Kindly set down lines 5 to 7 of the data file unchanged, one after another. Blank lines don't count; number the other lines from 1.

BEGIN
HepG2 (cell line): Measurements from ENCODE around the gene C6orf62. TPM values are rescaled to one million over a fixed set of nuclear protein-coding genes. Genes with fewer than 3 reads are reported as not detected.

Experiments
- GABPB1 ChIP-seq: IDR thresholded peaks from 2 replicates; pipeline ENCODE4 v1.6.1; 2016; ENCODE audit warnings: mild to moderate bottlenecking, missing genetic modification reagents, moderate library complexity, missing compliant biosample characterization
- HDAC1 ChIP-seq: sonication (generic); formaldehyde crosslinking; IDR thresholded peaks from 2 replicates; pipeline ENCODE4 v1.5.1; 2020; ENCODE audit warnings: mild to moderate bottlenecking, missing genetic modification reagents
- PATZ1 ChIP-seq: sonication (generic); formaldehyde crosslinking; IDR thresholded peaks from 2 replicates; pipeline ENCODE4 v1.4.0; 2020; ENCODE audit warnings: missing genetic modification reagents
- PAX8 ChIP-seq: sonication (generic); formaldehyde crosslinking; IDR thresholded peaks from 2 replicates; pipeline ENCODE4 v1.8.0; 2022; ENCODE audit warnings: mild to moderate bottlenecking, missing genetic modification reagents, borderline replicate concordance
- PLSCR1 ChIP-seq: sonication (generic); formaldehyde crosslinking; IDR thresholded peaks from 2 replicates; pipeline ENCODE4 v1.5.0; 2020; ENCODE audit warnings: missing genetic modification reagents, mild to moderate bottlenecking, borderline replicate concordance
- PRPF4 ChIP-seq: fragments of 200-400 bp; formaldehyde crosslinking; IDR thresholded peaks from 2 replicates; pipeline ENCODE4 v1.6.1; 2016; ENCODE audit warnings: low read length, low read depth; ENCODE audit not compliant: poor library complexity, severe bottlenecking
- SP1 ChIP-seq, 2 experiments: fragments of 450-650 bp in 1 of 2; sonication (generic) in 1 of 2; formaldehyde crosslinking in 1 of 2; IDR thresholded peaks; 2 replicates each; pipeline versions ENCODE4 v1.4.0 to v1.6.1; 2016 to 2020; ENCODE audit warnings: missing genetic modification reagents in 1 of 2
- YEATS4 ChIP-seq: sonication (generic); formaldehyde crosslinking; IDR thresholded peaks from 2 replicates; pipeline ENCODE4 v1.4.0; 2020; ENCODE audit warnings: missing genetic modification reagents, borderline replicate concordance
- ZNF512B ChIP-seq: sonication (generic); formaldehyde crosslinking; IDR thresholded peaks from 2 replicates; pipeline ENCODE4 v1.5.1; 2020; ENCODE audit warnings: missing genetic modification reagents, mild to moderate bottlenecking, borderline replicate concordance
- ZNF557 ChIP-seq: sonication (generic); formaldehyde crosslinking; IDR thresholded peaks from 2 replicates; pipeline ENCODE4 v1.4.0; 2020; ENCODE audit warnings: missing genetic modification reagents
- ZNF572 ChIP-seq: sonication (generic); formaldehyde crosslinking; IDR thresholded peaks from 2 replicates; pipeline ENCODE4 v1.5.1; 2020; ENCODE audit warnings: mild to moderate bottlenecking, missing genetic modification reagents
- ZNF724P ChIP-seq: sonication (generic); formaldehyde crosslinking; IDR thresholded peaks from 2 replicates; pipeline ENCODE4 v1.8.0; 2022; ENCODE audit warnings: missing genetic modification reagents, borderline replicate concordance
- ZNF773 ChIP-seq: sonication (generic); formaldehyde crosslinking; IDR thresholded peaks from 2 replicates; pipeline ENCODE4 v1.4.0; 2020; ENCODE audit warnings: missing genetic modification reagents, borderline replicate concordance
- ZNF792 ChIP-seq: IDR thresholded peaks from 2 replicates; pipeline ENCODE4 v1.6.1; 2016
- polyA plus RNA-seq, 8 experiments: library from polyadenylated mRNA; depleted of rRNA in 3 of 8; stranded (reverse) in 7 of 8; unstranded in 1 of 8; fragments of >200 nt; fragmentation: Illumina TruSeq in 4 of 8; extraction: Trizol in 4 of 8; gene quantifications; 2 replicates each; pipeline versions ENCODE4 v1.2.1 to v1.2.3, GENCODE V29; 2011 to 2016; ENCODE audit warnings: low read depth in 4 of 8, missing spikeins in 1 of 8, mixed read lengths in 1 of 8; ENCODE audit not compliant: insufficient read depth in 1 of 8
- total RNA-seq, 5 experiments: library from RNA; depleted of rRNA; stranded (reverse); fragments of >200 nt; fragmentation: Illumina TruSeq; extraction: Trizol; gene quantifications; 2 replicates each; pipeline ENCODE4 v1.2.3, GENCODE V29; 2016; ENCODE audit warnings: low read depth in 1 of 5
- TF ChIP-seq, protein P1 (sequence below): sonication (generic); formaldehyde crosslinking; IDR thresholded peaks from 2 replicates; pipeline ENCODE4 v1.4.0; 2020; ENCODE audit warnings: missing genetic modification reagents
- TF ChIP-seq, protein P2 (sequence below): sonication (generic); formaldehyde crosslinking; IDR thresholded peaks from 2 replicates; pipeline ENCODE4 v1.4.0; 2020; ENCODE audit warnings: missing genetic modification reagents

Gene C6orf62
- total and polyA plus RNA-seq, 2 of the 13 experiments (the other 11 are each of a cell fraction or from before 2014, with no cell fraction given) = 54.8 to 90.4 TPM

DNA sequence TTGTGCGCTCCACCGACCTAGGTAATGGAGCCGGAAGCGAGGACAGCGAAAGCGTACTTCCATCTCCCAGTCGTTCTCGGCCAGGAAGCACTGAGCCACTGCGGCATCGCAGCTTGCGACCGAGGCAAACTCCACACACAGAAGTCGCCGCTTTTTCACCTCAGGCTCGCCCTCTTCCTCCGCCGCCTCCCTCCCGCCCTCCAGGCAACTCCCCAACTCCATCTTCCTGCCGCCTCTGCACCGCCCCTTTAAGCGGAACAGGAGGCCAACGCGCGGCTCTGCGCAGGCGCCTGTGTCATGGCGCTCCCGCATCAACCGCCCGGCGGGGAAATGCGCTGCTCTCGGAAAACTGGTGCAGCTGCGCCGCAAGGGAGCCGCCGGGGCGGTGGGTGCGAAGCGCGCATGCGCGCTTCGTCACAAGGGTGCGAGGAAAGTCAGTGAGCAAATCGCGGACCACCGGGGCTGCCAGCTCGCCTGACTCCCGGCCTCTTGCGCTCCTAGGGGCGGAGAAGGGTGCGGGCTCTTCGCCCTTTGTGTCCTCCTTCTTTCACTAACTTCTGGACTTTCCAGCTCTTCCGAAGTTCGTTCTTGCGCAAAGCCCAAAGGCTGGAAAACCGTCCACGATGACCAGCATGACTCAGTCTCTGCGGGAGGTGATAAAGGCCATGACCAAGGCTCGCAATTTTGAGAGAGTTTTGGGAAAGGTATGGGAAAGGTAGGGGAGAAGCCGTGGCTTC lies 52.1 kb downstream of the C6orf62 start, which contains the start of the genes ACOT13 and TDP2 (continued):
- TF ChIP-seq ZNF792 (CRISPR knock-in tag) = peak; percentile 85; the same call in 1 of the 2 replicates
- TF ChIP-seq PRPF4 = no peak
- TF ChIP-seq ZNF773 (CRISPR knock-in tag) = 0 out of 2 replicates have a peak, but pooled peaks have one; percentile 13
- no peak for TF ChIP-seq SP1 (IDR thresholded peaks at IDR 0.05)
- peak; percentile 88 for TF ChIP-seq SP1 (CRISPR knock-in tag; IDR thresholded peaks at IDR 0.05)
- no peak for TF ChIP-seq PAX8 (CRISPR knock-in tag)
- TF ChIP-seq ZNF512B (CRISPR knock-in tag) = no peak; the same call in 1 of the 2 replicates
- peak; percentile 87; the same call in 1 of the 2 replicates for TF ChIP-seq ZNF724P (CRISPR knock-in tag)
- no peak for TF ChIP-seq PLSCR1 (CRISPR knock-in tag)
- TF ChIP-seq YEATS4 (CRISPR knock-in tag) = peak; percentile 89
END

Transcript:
- PATZ1 ChIP-seq: sonication (generic); formaldehyde crosslinking; IDR thresholded peaks from 2 replicates; pipeline ENCODE4 v1.4.0; 2020; ENCODE audit warnings: missing genetic modification reagents
- PAX8 ChIP-seq: sonication (generic); formaldehyde crosslinking; IDR thresholded peaks from 2 replicates; pipeline ENCODE4 v1.8.0; 2022; ENCODE audit warnings: mild to moderate bottlenecking, missing genetic modification reagents, borderline replicate concordance
- PLSCR1 ChIP-seq: sonication (generic); formaldehyde crosslinking; IDR thresholded peaks from 2 replicates; pipeline ENCODE4 v1.5.0; 2020; ENCODE audit warnings: missing genetic modification reagents, mild to moderate bottlenecking, borderline replicate concordance